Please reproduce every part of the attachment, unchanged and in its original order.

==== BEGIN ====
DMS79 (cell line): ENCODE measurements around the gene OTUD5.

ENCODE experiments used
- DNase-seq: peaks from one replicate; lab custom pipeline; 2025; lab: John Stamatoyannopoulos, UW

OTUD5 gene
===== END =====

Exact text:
DMS79 (cell line): ENCODE measurements around the gene OTUD5.

ENCODE experiments used
- DNase-seq: peaks from one replicate; lab custom pipeline; 2025; lab: John Stamatoyannopoulos, UW

OTUD5 gene